The Thirteenth Warrior
Rating -

Action/Thriller (US); 1999; Rated R; 116 Minutes

Antonio Banderas: Ibn Fadlan
Diane Venora: Queen Weilew
Omar Sharif: Melchisidek
Vladimir Kulich: Buliwif
Maria Bonnevie: Olga
Mischa Hausserman: Rethel

Produced by Michael Crichton, Ned Dowd, Ethan Dubrow, John McTiernan, Andrew G. Vajna; Directed by John McTiernan; Screenwritten by William Wisher Jr.; based on "Eaters Of The Dead" by Michael Crichton

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Written by DAVID KEYES

For one moment, let's just say you are Antonio Banderas' biggest fan. You've seen all of his movies, read all of his magazine articles, memorized every line of dialogue he's recited, and even cried for him when he was denied an Oscar nomination for "Evita." Without doubt, you love the guy. And why shouldn't you?--this is someone who, behind all those mystifying good looks, can act his way out of a quicksand pit. With that in mind, ask yourself this question: are you the proper candidate to see his latest picture, "The 13th Warrior?" I sincerely hope not.

He may be the leading character, but he certainly isn't the main focus. The movie is not even a definite Banderas vehicle--in fact, any attention the film gets is owed to the fact that it is, after all, the long-anticipated adaptation of "Eaters Of The Dead," by Michael Crichton. For the near-two years it has been in production, the movie has been through a ring of chaos, launching with a stupendous budget that easily zoomed past the 100 million mark, and followed by rejection from test audiences, who were reportedly underwhelmed by the first shoot. But director John McTiernan and writer William Wisher Jr. were apparently determined to get it right--their incessantly ambitious egos felt that a product could be salvaged from all the senselessness. They went back to the drawing board, reshooting certain scenes, revising parts of the script, and so on. There were even reports of Crichton himself offering his help with some of the reshoots.

But maybe their decision to modify the picture should have been reconsidered on the basis of two facts. For one, cinema has already proven that alterations done to an original concept frequently interfere with the filmmaker's original vision. Secondly, one should choose to modify their products at their own discretion--not at the proposal of test audiences. What is a filmmaker, I ask, if he cannot trust his own judgment?

"The 13th Warrior" opens in the midst of a ferocious storm, in which the camera closes in on a ship tossing through the waves, and eventually settles on Ibn Fadlan (Banderas), who from that moment begins telling us his story. Banished from his homeland after the pursuit of a married woman, he is 'appointed' ambassador, and sent to the north, where he comes across a group of perverted, rude, nasty ignoramuses who are about ready to embark on an expedition to the north--one that involves hunting down a bear-like species who murder fellow Norsemen, rip their heads off, eat the bodies, and don't even bother to clean up after themselves.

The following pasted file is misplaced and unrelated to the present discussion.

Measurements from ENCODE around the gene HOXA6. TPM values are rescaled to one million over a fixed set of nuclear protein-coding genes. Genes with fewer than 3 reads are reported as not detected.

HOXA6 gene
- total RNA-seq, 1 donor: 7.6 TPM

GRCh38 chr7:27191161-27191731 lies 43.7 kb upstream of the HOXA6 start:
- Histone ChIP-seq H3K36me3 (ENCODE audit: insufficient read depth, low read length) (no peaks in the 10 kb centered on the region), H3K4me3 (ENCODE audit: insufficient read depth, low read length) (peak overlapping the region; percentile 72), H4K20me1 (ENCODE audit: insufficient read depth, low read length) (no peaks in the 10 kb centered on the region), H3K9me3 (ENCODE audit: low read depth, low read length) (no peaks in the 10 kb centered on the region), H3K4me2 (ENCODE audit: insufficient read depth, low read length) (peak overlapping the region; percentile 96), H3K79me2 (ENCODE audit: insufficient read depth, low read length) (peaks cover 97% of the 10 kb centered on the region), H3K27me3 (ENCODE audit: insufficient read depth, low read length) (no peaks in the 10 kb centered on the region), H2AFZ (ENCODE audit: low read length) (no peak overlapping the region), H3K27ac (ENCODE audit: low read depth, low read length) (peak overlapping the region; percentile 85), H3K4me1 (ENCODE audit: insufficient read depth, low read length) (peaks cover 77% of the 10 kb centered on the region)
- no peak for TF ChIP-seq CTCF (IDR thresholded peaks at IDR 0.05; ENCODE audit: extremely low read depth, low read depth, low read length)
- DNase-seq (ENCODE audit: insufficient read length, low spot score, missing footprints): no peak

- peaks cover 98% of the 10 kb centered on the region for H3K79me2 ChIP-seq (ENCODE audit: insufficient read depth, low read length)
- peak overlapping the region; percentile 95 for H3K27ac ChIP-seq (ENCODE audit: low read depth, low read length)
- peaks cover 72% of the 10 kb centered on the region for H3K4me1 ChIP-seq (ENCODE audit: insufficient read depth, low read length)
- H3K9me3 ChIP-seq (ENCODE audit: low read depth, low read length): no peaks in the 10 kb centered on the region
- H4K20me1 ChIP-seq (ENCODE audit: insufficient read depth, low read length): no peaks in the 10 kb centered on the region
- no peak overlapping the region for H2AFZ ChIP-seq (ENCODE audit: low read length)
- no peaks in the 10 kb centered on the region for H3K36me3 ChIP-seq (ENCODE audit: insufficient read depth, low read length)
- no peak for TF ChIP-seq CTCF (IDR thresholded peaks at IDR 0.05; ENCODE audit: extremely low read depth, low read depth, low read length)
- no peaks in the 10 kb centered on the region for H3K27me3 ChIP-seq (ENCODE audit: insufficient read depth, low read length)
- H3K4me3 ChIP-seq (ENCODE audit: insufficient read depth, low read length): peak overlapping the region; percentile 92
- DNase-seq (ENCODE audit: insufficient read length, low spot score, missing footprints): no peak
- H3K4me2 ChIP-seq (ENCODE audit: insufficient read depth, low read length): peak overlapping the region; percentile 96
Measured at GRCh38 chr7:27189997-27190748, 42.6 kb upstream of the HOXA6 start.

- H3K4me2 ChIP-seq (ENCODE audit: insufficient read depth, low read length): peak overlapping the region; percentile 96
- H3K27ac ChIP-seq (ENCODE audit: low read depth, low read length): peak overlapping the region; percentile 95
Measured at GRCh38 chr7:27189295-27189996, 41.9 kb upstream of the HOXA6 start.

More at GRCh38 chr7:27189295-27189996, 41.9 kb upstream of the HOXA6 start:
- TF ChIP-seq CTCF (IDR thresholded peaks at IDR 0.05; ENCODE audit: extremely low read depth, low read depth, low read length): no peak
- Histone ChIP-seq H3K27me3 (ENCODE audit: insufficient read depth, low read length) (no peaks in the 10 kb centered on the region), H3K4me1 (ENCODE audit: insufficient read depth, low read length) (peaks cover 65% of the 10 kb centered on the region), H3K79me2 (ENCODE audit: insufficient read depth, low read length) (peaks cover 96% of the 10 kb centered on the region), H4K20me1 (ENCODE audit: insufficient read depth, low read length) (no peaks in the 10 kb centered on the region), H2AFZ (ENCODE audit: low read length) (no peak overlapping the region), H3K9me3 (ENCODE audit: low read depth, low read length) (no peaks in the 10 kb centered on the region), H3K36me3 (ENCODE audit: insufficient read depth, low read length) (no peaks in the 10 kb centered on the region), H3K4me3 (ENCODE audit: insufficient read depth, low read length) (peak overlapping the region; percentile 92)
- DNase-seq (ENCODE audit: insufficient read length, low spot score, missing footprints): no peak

The trek requires 13 sword-wielding henchmen, but only 12 can be from the north. Fadlan is selected the 13th soldier in their fated expedition, and soon finds himself amongst a slew of non-English-speaking Norsemen. But in one of the movie's few compelling scenes, the lone Arab observes each man carefully, picking up on the dialect just as it is spoken. Words are repeated over and over in his mind, as are the shots of men hurdling around the campfire, laughing, drinking, and telling stories. Soon those words are clear to him: on screen, in one quick moment, the dialogue is uttered in English. Why, you ask? Because Fadlan is beginning to comprehend their language, and we are being given the dialogue through his mind, therefore translated into our native language.

Alas, none of the dialogue is significant in the shallow story. That's because characters use parley as seldom as possible, so that important and needed explanations become sidetracked behind all sorts of complex battle sequences, which, I might add, are so confusing that when someone is slain, you aren't sure if it's the protagonist or the antagonist. There is a dialogue sequence, for instance, that begins with a promising idea: what if these "eaters" think they are bears (after all, they collect carcasses and wear the fur as headdresses, hiding their human form)? Is it possible that they hibernate in caves when they aren't out hunting down humans? Maybe. But instead of pursuing the perception, the screenplay puts it in the discard pile, instead concentrating on the countless sequences of brutal slaughter, in which the 'eaters' invade villages, and the warriors attempt to subvert their efforts. Even though these things do live in caves, no one brings up the bear subject again.

I wanted this movie to succeed, even though it was clear from the amount of time it spent on the cutting room floor that nothing could be salvaged. Do the revisions, however, make the product better than the first version? Maybe. Nonetheless they shouldn't have been done for two reasons, as I have already pointed out. My best advice is to pick up Crichton's novel and read it cover to cover. It is an outstanding piece of literature. Seeing "The 13th Warrior" is like wishing for light at the end of a long dark tunnel, when we both know nothing is really there.

1999, David Keyes, Please e-mail the author here if the above review contains any spelling or grammar mistakes.
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